SUMMARY FROM GOODREADS.COM:
In which a witch bewitched the hatter's daughter--and then some...Sophie lived in the town of Market Chipping, which was in Ingary, a land in which anything could happen, and often did--especially when the Witch of the Waste got her dander up. Which was often.As her younger sisters set out to seek their fortunes Sophie stayed in her father's hat shop. Which proved most unadventurous, until the Witch of the Waste came in to buy a bonnet, but was not pleased. Which is why she turned Sophie into an old lady. Which was spiteful witchery.Now Sophie must seek her own fortune. Which means striking a bargain with the lecherous Wizard Howl. Which means entering his ever-moving castle, taming a blue fire-demon, and meeting the Witch of the Waste head-on. Which was more than Sophie bargained for...
I saw the movie version of Howl's Moving Castle a week ago and I enjoyed it a lot more than I thought I would. The book, though, differs from the movie in so many ways so if you've seen the movie, reading the book doesn't feel like you're just rehashing the movie and vice versa.
Sophie Hatter has been cursed by the Witch of the Waste after giving her a hat that the Witch was not satisfied with. After leaving her home, Sophie finds herself in the castle of Wizard Howl, a fearsome wizard who is said to eat the hearts of young maidens.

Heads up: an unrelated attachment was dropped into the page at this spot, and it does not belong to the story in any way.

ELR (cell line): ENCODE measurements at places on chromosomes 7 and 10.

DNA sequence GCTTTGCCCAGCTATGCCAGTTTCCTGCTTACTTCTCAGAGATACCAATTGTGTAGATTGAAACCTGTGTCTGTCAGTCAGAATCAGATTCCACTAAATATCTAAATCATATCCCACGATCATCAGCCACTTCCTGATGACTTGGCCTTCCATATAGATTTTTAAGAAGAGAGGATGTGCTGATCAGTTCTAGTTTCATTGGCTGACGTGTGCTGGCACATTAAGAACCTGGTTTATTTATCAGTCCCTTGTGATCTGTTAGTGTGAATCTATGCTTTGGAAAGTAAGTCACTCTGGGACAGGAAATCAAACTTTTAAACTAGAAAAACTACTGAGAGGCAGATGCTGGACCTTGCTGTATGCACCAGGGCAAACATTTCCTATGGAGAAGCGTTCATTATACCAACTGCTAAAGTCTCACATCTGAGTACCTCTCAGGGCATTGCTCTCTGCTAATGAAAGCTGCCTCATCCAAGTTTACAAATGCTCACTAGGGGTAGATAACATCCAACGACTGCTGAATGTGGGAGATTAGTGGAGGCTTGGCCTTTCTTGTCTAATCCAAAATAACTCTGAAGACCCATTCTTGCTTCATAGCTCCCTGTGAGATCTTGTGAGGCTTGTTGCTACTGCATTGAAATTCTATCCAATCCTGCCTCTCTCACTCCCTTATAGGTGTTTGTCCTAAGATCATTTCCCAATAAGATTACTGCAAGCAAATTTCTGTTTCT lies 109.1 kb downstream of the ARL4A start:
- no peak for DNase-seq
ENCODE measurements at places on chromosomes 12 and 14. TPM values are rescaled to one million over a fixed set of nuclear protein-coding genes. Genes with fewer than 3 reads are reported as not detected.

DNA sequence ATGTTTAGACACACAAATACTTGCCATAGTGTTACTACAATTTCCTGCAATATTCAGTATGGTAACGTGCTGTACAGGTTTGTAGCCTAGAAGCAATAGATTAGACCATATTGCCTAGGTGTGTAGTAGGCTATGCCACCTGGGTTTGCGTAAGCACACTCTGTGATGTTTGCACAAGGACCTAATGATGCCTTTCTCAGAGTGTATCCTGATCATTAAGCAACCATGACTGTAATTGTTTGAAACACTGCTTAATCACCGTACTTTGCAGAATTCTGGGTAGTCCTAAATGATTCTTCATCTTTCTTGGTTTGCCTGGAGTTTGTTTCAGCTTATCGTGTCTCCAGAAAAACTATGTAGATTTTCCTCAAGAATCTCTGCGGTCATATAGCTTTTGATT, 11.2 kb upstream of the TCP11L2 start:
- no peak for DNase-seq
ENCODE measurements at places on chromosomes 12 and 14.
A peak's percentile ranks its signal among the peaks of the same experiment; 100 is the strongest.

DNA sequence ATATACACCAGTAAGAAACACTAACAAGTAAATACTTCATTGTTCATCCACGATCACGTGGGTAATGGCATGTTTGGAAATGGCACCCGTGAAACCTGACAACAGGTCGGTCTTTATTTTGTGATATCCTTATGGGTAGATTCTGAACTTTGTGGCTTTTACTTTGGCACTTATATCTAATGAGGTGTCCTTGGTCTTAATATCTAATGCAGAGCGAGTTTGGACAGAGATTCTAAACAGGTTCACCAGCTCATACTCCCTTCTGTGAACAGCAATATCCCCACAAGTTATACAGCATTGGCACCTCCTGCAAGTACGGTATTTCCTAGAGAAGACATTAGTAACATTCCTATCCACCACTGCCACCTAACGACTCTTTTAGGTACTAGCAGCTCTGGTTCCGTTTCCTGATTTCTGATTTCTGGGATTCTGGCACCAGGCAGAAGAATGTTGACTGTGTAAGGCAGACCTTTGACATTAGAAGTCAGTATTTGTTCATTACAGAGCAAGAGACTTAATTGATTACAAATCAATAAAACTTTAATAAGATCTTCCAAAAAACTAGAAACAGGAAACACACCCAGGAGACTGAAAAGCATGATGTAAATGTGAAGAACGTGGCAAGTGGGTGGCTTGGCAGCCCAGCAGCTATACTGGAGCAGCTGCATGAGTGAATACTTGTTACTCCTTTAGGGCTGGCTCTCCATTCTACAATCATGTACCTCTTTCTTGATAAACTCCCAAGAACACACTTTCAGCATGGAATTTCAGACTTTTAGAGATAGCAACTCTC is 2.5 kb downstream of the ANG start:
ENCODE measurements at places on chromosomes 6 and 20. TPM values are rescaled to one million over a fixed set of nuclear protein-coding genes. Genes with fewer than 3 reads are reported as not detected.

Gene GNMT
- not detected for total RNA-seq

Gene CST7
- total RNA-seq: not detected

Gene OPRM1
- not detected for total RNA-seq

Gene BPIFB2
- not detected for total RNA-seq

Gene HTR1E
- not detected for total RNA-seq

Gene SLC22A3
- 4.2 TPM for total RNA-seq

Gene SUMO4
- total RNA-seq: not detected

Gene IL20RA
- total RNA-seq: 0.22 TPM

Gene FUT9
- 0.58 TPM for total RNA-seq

In terms of plot, the book has more interesting stories and subplots. However, I prefer the Michael, Calcifer and Howl that are found in the movie. In the book, Michael is already 15 years old. I prefer the younger and cuter Michael in the movie since I feel that he is more endearing. Calcifer was also friendlier in the movie.
Also, it was easier for me to see the love story of Sophie and Howl unfold in the movie. In the book, the development to their happy ending was much too subtle for me as to be almost non-existent.
That said, I can't really decide which one I like more, the book or the movie. If you've seen the movie, make sure you read the book. You're sure to enjoy it.
- Brilliant concept and plot.
- Well-fleshed out characters that are easy to sympathize with.
- Witty writing.
- It's a little bit gross in parts.
He was such a dashing specimen too, with a bony, sophisticated face-really quite old, well into his twenties- and elaborate blonde hair. His sleeves trailed longer than any in the Square, all scalloped edges and silver insets.
READ IT IF:
- You like magic.
- You liked the movie version.
- You like the idea of a magical, moving house filled with quirky characters.